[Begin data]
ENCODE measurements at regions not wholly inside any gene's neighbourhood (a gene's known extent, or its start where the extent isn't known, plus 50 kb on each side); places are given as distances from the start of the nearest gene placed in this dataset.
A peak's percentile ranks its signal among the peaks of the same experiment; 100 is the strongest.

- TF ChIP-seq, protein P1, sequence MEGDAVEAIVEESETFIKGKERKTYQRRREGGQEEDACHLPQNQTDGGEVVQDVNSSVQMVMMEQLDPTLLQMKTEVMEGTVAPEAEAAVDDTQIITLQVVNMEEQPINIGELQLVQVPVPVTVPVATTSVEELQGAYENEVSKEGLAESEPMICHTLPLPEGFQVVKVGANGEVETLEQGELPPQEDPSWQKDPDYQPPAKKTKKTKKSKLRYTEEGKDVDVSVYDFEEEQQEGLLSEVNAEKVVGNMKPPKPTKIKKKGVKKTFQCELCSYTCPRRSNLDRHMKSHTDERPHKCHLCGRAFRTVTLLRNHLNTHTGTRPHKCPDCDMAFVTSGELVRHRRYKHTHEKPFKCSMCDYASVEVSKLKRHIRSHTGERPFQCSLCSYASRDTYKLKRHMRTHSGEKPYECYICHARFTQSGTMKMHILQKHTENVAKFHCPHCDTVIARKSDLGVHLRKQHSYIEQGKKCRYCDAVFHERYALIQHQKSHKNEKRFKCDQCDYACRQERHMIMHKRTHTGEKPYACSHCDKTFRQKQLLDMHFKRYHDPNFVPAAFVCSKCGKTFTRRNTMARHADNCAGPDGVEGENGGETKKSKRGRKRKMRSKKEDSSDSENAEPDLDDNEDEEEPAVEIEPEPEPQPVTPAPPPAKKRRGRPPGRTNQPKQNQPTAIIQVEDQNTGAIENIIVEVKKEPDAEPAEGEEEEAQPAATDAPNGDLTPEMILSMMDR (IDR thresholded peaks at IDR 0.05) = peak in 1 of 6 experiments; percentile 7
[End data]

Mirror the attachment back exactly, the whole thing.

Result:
ENCODE measurements at regions not wholly inside any gene's neighbourhood (a gene's known extent, or its start where the extent isn't known, plus 50 kb on each side); places are given as distances from the start of the nearest gene placed in this dataset.
A peak's percentile ranks its signal among the peaks of the same experiment; 100 is the strongest.

- TF ChIP-seq, protein P1, sequence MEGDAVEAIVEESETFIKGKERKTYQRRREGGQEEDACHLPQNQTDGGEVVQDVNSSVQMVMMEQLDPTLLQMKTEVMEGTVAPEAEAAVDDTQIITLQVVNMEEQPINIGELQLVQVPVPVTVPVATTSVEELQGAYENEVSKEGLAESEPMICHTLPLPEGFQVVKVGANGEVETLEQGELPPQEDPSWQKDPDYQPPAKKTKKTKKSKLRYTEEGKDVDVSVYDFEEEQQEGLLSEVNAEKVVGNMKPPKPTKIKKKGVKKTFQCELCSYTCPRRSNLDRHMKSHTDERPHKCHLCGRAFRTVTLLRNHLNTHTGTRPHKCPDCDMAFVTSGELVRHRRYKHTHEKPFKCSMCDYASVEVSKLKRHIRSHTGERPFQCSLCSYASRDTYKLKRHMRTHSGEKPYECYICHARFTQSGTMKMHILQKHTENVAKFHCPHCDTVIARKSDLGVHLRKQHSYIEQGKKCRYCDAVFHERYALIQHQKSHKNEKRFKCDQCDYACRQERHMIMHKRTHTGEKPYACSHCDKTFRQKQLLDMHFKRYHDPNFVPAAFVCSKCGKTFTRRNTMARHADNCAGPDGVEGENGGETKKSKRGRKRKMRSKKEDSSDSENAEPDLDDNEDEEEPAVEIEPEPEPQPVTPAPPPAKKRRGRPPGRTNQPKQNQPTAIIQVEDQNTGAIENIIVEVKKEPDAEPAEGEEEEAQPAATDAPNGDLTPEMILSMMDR (IDR thresholded peaks at IDR 0.05) = peak in 1 of 6 experiments; percentile 7